The invention of artificial intelligence has been hotly debated over the years. Some view this tool as the first step toward a world where human professions are no longer necessary. Others see artificial intelligence as a cost-effective means of being more productive during the day. The truth may fall somewhere in between these extremes, particularly when it comes to education.
Have you noticed how prevalent Google is in today's academic world? Students from elementary school all the way through high school have taken a part in a monumental shift away from most sought-after products to the variety of apps and devices made by Google. In many ways, Google has made a lasting effort to take over the modern classroom with its variety and cost efficiency. Day by day, students are becoming more entrenched in what Google has to offer them.
The seamless integration between an enterprise LMS and Google creates a powerful ecosystem that supports teachers and students.
A dyslexic assistant principal explores how assistive technologies can help students with language-based disabilities take advantage of their unique learning styles.
Cooperative and collaborative learning are not new concepts in the field of education - they have been studied for decades and have been used as classroom practices for much longer than that. Although experts in the field might differentiate between the two, I'd suggest that the subtle differences are not all that important.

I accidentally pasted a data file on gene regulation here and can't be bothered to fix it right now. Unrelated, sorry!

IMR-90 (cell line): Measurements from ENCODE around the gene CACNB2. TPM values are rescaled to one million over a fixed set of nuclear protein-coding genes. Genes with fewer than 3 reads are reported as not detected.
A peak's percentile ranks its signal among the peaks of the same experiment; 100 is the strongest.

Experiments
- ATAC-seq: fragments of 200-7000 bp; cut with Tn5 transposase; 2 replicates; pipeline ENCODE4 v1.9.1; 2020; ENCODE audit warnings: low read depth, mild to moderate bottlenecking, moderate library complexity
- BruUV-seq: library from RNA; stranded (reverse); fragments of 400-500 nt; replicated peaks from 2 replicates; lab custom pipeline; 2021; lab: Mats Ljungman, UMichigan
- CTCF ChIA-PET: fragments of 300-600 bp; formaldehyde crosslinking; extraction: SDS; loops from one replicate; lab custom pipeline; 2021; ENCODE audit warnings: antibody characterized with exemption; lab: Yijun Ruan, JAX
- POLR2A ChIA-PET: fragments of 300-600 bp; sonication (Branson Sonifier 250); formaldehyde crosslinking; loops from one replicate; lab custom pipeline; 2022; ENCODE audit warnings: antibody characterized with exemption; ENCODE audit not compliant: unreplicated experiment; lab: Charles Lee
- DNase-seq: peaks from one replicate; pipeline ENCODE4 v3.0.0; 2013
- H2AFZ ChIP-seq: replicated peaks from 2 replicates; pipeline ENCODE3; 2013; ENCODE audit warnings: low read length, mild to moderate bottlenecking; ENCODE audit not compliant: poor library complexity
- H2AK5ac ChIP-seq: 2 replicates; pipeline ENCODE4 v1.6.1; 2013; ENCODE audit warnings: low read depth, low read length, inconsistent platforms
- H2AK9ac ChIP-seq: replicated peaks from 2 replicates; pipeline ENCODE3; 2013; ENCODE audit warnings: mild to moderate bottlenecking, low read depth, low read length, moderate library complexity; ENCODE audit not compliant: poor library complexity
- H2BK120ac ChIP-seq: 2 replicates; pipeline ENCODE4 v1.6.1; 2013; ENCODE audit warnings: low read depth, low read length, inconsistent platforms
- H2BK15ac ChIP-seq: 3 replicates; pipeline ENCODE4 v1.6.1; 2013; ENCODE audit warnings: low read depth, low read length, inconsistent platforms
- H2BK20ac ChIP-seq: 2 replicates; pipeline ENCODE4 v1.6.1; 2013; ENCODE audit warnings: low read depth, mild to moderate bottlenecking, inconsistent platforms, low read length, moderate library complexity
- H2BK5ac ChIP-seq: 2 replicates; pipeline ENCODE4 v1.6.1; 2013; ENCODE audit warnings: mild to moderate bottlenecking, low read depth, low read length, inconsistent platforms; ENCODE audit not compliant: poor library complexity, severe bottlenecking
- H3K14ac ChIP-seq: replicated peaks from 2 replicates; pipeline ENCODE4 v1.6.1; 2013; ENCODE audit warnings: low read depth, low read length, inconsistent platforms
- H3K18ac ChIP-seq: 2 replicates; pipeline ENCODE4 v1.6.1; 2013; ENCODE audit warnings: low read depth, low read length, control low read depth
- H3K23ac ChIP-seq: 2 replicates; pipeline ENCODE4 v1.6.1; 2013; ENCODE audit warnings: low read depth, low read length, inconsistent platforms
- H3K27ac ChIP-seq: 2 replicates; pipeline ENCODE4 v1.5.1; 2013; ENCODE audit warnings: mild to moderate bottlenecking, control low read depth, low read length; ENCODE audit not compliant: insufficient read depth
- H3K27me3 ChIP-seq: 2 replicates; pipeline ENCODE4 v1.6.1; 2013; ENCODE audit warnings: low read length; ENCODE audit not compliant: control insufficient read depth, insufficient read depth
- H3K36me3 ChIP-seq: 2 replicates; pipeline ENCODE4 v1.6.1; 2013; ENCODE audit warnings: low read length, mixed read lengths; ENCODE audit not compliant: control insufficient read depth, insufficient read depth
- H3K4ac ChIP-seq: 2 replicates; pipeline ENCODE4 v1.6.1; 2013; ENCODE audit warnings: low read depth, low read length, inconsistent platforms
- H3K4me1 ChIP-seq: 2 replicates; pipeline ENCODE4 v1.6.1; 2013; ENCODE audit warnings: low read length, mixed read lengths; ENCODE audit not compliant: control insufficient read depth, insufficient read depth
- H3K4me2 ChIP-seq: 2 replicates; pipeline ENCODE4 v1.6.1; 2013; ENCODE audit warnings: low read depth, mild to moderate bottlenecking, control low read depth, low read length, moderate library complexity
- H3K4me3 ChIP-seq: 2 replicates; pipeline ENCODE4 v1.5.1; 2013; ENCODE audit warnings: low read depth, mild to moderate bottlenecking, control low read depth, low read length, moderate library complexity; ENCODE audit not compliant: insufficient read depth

With nearly 1 million education apps available today, how can preK-12 educators leverage this vast amount of content to support the individual needs of students?
Though gamification has many broad applications, this article will specifically focus on its efficacy in increasing motivation.
Nearly two thousand universities and colleges in the United States offer teacher preparation programs. With so many choices, where does a future teacher go for the best teacher prep in America?
To give today's kids a good chance to be a part of tomorrow's civic society, we need to start teaching them to code at the same time that we teach them how to read and write.
Products designed with the understanding of the cognitive mind will outperform their competitors. What do edtech developers actually need to consider to succeed?